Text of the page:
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Limiting climate risks for finance

Central banks and science publish scenarios

To improve climate related risk management in the financial sector and facilitate a smooth transition toward a sustainable economy, over 90 central banks and financial market supervisors organized in the Network for Greening the Financial System joined forces with science. Together, researchers and financial experts now published an updated set of scenarios of an orderly transition, delayed transition, and climate policy failure. They show how early greenhouse gas emissions reductions can minimize both physical and financial risk. In contrast, delayed action or no action would inevitably drive up costs in the medium to long term. The analysis provides sectoral and regional detail to help financial institutions adapt their investment strategies.

NGFS | Financial System
© NGFS | Six scenarios are explored within the framework provided by the Network for Greening the Financial System.

“Climate scenarios are a crucial tool in assessing the risks of the future,” says Sarah Breeden, Executive Director at the Bank of England and chair of the scenario process within the Network for Greening the Financial System (NGFS). “But they are so much more. Because when we better understand the risks of tomorrow, we take more informed action today, and in doing so support an orderly transition to net zero.”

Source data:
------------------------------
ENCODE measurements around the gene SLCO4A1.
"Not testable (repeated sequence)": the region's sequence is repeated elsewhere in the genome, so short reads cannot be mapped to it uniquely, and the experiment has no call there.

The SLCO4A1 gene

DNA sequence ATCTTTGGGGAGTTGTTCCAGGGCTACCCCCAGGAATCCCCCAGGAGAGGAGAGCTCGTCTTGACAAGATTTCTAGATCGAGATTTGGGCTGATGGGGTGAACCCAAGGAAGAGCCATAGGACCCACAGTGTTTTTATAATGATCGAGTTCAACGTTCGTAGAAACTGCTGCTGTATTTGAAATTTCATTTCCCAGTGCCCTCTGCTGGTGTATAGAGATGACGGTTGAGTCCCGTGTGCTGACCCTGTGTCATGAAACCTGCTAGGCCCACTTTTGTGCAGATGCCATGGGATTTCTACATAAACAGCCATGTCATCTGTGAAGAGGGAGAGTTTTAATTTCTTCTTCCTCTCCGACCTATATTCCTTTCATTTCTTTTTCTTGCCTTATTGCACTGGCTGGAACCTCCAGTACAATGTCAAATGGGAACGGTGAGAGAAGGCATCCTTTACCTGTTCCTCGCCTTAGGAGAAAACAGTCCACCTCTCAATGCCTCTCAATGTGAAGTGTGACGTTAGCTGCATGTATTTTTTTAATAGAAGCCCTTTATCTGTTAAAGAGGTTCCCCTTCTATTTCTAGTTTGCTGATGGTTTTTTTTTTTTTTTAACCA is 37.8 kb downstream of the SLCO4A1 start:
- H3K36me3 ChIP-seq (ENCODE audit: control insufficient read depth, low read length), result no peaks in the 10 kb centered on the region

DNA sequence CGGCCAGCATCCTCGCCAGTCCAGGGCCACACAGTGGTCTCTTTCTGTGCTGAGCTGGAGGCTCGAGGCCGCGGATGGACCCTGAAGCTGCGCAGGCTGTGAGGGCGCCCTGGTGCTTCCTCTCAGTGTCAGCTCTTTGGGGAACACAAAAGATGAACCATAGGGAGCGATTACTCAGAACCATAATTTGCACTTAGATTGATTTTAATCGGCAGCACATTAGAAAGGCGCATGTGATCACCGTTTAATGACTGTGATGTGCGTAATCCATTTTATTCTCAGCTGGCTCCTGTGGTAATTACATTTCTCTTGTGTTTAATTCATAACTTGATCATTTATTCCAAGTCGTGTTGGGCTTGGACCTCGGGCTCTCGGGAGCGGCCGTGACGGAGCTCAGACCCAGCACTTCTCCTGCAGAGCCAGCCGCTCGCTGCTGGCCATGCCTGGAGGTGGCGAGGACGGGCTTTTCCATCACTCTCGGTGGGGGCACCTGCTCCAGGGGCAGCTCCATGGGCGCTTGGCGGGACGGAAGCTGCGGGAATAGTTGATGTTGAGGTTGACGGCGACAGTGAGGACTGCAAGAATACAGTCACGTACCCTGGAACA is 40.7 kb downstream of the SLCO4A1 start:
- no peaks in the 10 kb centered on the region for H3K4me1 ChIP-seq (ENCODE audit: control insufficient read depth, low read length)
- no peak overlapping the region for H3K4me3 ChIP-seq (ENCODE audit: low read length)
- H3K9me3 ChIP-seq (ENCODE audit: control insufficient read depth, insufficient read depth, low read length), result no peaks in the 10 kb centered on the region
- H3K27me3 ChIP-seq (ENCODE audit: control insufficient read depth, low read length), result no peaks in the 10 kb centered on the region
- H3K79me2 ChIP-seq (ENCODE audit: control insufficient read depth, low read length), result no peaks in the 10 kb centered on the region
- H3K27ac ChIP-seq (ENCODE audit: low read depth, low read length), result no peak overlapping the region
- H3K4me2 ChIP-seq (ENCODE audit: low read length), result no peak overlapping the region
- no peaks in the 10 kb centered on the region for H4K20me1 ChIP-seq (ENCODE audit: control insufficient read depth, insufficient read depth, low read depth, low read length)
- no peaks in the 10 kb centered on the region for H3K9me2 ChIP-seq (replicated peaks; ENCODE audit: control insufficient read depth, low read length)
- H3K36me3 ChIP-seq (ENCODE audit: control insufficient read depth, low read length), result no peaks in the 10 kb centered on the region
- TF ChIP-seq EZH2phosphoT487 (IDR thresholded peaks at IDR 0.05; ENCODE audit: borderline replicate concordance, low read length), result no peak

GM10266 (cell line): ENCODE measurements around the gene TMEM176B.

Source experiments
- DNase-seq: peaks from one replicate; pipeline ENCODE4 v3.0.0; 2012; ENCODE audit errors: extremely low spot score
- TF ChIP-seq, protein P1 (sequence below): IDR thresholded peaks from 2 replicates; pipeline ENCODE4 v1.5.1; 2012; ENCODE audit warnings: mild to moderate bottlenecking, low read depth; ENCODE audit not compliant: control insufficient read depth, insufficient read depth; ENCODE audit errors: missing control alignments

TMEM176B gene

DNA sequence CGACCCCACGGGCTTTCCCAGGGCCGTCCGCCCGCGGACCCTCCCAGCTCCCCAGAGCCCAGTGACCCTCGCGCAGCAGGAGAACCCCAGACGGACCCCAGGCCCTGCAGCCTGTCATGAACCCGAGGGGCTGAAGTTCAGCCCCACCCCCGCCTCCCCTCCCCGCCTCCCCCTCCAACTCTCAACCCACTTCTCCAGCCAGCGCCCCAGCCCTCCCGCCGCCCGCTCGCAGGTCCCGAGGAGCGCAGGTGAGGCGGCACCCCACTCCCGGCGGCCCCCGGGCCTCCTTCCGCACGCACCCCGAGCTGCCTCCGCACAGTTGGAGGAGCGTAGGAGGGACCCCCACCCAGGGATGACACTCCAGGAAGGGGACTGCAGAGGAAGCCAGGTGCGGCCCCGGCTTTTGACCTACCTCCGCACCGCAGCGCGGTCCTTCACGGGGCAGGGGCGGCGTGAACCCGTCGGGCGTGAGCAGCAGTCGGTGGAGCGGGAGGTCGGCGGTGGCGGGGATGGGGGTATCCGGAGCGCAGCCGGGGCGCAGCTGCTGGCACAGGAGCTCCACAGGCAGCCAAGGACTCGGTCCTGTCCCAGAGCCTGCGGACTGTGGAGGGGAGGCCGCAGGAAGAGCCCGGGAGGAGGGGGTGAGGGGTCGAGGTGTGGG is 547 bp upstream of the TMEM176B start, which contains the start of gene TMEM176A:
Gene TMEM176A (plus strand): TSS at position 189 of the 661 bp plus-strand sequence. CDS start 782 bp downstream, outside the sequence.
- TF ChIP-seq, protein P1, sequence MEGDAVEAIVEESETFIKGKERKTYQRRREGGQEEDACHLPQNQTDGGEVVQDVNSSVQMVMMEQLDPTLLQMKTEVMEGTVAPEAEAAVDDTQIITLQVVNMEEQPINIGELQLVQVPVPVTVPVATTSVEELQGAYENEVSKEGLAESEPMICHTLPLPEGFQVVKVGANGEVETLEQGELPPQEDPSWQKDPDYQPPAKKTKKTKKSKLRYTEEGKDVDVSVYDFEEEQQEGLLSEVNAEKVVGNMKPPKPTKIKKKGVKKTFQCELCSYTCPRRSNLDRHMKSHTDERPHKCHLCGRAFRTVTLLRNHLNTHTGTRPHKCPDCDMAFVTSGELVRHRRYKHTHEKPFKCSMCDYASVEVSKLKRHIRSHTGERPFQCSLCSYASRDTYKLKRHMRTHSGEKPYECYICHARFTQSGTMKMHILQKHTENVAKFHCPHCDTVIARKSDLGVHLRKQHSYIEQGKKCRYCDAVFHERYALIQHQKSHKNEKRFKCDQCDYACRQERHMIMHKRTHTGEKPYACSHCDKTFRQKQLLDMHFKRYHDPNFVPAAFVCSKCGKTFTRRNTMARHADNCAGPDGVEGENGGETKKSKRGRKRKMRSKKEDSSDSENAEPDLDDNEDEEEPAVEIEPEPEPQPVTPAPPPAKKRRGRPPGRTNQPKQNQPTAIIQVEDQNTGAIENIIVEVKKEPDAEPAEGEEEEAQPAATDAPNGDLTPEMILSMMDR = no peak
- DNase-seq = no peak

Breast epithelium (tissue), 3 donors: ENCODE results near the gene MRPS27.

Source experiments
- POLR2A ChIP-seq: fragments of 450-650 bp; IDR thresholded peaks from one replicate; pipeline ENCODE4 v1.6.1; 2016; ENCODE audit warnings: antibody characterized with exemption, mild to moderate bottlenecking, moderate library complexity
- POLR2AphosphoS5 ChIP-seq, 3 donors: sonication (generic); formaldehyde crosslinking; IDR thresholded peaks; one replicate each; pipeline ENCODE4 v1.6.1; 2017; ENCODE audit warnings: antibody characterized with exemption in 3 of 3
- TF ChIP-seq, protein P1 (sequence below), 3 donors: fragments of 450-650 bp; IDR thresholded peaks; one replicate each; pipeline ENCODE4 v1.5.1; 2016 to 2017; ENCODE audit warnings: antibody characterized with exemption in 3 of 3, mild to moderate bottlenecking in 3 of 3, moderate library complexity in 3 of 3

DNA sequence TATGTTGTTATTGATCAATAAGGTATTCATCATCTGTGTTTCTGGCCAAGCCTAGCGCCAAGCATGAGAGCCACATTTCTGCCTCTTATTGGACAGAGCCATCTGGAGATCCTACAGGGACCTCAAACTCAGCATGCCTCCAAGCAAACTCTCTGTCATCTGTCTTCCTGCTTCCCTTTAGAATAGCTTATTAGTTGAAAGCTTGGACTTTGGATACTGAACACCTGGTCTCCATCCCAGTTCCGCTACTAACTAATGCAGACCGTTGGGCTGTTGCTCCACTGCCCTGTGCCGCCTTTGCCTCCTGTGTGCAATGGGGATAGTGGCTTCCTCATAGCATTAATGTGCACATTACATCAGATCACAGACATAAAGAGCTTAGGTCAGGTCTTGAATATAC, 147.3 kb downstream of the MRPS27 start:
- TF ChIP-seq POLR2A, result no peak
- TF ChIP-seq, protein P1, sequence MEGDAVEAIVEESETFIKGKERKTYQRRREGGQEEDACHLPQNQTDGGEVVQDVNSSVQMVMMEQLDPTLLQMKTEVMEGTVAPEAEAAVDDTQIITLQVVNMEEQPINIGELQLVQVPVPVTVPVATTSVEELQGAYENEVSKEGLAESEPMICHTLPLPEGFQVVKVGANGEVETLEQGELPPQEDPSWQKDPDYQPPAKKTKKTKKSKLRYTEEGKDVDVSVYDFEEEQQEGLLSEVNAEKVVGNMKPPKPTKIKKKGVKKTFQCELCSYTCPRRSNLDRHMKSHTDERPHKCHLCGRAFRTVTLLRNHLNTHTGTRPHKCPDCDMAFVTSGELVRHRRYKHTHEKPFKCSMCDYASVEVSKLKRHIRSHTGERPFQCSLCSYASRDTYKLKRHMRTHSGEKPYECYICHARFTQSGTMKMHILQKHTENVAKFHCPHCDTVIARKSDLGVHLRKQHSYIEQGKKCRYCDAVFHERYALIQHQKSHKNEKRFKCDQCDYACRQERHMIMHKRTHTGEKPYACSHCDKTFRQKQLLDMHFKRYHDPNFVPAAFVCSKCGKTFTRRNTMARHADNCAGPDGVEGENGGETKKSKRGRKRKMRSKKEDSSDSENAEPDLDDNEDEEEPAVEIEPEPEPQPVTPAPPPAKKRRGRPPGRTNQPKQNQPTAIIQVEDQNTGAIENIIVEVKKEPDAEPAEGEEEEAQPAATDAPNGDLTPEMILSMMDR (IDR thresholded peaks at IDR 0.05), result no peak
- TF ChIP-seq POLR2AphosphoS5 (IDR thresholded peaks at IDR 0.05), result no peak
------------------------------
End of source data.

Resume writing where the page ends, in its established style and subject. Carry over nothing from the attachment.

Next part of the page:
For an orderly transition towards net zero emissions by mid century, investments into renewable energy would have to double to quadruple in the next ten years compared to continuing current trends, according to the scenarios. This offers remarkable investment opportunities. In turn, investments into fossil energy would substantially decrease. To enable an orderly transition, computer simulations show a carbon price is needed in the range of 100-200 US dollar per tonne CO2 by 2030. The analysis assumes that the revenue is returned to the economy through a mix of government investments, debt paydown and tax cuts.

CO2 price in the range of 100-200 US dollar by 2030

“Both climate change and finance are all about global risks”, says Elmar Kriegler from the Potsdam Institute for Climate Impact Research (PIK). “Connecting scenarios developed by climate researchers with the financial institutions’ expertise is a huge step forward to coordinate thinking about the economic implications of ambitious climate policy or the lack thereof. It is a step that can ultimately lead us to effectively limit the risks and help achieve a safe future for all.”

Kriegler is coordinating the academic consortium that developed the scenarios with the NGFS. It includes the International Institute for Applied Systems Analysis (IIASA), University of Maryland (UMD), Climate Analytics (CA), the Swiss Federal Institute of Technology in Zurich (ETHZ), and the National Institute of Economic and Social Research (NIESR). This work was made possible by grants from Bloomberg Philanthropies and ClimateWorks Foundation. The financial institutions involved in the NGFS include the central banks of Great Britain, France, Germany, the EU, U.S., Japan, China, Brazil, India, Russia as well as observers such as the International Monetary Fund and the World Bank.


Potsdam-Institut für Klimafolgenforschung PIK 2021

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